For transnational domestic workers, it’s worse.

The vulnerability of the transnational domestic worker is intensified by the reliance of the home country on the money earned and sent home by the workers who have traveled to richer countries. The home countries also rely, heavily, on the absence of those workers, the reducing of pressures to employ them. The home country needs its workers in other countries and it needs them `to behave’.

The Ethiopian Embassy responded to Alem Dechasa-Desisa’s pleas. It closed its doors.

Alem Dechasa-Desisa’s story is the story of young women on the move, around the world. Hers is the story of modern labor, young women workers struggling to make a living. Without strong unions, women domestic workers are left to their own devices. Without strong unions, women domestic workers’ stories only come to the surface when someone is abused in public and caught on video. Without strong unions, women domestic workers’ lives are defined, by the public, by `suicide.’

Women domestic workers define their own lives differently. Hard work. Advancement. Struggle. Shared laughter and tears.

Yesterday, Friday, March 30, 2012, was International Domestic Workers’ Day. Remember and recognize Alem Dechasa-Desisa and her sisters. Honor them as builders, as the women who have built the everyday lives of the entire planet, and support their organizing efforts. Happy International Domestic Workers’ World!

(Photo Credit: Daily Star)

Evangeline Banao Vallejos will not go gentle into that flight

Evangeline Banao Vallejos won a “landmark decision” today in Hong Kong. It was a women’s victory, and hopefully not temporary, in the War on Women. She won the right to abode, the right to stay, the right to permanent residency. She won the right to be, the right to live with her family, the right to unpack her bags and stop living in fear.

According to the law in Hong Kong, non-Chinese who have entered Hong Kong with a valid travel document, have stayed in Hong Kong for seven continuous years, and have taken Hong Kong as their place of permanent residence have the right of abode. That is, they can become permanent residence, with all the protections and privileges that allows.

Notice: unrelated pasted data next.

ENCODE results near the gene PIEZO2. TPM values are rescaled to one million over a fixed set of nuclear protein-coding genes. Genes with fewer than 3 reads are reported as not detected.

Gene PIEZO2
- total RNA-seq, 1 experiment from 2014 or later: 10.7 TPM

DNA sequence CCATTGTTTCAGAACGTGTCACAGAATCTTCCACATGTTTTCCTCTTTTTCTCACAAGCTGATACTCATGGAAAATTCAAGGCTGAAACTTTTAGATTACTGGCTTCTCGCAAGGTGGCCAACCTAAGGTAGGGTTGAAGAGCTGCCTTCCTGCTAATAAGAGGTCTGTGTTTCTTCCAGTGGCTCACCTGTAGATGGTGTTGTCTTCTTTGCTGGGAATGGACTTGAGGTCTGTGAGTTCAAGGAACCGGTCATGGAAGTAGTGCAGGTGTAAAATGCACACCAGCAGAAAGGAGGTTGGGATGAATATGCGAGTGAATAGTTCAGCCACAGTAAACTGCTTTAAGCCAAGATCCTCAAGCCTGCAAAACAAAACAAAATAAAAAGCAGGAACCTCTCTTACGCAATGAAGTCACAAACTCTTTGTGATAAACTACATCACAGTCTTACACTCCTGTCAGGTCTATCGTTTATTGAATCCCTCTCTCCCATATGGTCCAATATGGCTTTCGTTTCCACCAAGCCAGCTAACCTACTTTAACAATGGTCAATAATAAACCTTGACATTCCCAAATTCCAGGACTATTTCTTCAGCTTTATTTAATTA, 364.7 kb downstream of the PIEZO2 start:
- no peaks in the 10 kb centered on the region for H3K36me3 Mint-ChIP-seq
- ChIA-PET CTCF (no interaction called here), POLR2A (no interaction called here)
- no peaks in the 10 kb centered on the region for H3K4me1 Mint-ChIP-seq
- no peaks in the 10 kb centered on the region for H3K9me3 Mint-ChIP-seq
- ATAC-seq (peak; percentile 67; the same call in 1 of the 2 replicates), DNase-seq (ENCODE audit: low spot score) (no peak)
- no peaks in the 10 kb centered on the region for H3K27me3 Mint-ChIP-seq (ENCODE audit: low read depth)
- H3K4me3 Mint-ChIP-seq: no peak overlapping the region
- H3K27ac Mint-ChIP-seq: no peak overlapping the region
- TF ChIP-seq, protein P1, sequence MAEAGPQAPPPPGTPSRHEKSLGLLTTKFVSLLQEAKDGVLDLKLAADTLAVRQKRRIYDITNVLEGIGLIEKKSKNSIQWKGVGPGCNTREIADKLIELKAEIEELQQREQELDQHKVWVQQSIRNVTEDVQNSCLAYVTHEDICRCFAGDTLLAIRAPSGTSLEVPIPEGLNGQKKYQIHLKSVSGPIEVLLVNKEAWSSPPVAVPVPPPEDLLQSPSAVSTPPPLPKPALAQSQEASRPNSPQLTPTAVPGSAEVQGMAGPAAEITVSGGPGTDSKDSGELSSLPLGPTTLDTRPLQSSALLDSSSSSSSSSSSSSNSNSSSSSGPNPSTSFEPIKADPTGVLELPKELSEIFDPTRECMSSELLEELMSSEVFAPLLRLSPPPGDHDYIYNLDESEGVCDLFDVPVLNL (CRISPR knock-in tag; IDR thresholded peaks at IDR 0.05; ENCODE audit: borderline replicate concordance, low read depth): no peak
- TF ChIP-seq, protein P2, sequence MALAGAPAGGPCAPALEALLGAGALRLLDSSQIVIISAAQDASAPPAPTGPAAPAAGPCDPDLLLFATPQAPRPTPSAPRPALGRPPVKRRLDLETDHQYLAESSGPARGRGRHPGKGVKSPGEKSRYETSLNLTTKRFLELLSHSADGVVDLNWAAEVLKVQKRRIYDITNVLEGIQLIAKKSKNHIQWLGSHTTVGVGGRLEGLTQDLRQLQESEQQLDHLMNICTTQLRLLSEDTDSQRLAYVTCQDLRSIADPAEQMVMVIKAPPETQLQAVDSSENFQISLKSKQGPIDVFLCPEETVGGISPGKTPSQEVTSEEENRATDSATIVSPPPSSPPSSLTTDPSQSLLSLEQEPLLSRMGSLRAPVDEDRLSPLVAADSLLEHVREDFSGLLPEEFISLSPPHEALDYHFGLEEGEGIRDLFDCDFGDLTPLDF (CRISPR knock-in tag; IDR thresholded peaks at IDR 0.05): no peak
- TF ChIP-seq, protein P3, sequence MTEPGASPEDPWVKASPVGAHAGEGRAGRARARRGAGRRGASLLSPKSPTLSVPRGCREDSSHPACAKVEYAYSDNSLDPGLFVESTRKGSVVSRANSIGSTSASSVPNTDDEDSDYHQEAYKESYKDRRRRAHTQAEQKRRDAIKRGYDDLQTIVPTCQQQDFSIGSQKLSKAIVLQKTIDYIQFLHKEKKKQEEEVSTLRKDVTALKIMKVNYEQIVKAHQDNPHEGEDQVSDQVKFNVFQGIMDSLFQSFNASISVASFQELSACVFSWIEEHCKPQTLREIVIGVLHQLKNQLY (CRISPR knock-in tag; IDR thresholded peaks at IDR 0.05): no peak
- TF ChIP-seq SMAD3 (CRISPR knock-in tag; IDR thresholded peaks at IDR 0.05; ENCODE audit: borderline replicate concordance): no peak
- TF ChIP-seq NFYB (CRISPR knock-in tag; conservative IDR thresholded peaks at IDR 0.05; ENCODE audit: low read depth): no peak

Unless they’re domestic workers. Another law excludes foreign domestic workers, officially called “foreign domestic helpers”, from becoming permanent residents … ever. Hong Kong has a little under 300,000 foreign domestic workers, the vast majority of whom come from the Philippines and Indonesia. The rest come from Thailand, Nepal, India, Pakistan and Sri Lanka. Hong Kong totals around 7.1 million residents. That means 4% or so of those living in Hong Kong are foreign domestic workers.

Evangeline Banao Vallejos went to Hong Kong, from the Phillipines, in 1986, and has worked, continuously, for the same employer since 1987. In 2008, Vallejos applied for permanent residency and was rejected. In 2010, she applied for judicial review of the law that excludes foreign domestic workers from being … ordinary people. She is not alone in her cause. Organizations, such as the Asian Migrants’ Coordinating Body and United Filipinos in Hong Kong, have supported her case.